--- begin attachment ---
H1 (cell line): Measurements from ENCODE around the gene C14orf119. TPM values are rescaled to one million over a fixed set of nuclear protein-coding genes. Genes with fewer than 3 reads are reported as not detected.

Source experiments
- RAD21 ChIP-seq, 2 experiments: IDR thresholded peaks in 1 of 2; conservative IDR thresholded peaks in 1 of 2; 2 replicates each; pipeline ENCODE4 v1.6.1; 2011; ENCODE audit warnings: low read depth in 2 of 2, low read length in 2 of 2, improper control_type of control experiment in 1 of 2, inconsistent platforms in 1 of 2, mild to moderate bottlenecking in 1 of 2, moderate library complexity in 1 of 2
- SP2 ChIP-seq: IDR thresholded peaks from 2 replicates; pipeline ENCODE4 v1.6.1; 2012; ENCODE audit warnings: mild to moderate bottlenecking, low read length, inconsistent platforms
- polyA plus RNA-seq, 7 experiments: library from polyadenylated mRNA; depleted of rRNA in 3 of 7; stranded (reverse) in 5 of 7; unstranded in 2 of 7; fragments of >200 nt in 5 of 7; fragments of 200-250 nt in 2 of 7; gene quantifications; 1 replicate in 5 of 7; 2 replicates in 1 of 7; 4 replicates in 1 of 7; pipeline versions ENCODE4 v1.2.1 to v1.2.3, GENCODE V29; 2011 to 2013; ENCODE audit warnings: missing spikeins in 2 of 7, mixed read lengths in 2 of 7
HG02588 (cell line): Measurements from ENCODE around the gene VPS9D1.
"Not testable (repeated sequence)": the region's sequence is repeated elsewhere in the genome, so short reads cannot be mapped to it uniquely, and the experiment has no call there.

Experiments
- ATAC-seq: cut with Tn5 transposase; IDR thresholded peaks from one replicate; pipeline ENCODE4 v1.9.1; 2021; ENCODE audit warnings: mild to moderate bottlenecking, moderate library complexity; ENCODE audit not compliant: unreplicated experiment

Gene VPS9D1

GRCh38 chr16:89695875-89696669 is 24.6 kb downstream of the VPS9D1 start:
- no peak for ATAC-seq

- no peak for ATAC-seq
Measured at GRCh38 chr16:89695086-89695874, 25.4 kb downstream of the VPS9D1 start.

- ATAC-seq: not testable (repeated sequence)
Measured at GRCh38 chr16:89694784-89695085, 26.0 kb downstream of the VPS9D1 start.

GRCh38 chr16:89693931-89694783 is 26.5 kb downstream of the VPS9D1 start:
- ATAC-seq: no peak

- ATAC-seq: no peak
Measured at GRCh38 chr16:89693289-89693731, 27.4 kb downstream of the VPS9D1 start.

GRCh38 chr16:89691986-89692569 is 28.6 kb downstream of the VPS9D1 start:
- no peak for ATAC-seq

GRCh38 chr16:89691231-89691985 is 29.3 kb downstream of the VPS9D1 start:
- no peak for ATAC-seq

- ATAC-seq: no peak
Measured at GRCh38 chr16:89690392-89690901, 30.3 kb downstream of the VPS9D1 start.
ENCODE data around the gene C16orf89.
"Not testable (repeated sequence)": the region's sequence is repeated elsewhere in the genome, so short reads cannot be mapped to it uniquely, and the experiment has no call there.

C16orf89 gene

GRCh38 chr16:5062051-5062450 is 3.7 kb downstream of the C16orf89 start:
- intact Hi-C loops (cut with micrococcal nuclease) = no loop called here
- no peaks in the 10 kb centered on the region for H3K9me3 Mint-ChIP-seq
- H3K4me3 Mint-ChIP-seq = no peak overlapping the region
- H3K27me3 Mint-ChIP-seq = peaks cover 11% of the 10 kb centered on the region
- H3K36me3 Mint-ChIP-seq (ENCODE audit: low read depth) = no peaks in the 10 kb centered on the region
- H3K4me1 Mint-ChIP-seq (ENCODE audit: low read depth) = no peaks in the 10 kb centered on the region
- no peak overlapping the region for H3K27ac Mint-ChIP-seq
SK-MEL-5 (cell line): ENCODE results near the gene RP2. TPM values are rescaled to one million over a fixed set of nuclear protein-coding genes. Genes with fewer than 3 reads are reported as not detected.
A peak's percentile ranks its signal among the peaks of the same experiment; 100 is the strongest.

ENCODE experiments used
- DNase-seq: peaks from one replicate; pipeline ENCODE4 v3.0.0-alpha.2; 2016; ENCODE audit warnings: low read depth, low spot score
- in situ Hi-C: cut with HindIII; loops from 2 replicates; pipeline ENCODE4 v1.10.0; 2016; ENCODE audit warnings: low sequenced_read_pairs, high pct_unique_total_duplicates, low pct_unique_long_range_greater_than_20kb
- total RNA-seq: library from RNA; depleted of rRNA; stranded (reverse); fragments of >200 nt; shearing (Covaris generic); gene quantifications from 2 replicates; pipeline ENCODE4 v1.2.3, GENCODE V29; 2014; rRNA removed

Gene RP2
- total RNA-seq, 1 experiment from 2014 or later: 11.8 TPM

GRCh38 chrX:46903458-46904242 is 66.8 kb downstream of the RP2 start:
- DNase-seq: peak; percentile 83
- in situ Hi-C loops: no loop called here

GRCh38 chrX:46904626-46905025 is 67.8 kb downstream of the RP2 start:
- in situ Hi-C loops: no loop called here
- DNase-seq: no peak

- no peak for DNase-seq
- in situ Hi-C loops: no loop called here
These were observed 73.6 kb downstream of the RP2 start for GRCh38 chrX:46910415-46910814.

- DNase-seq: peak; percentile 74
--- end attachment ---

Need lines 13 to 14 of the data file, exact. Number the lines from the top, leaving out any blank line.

- no peak for ATAC-seq
Measured at GRCh38 chr16:89695086-89695874, 25.4 kb downstream of the VPS9D1 start.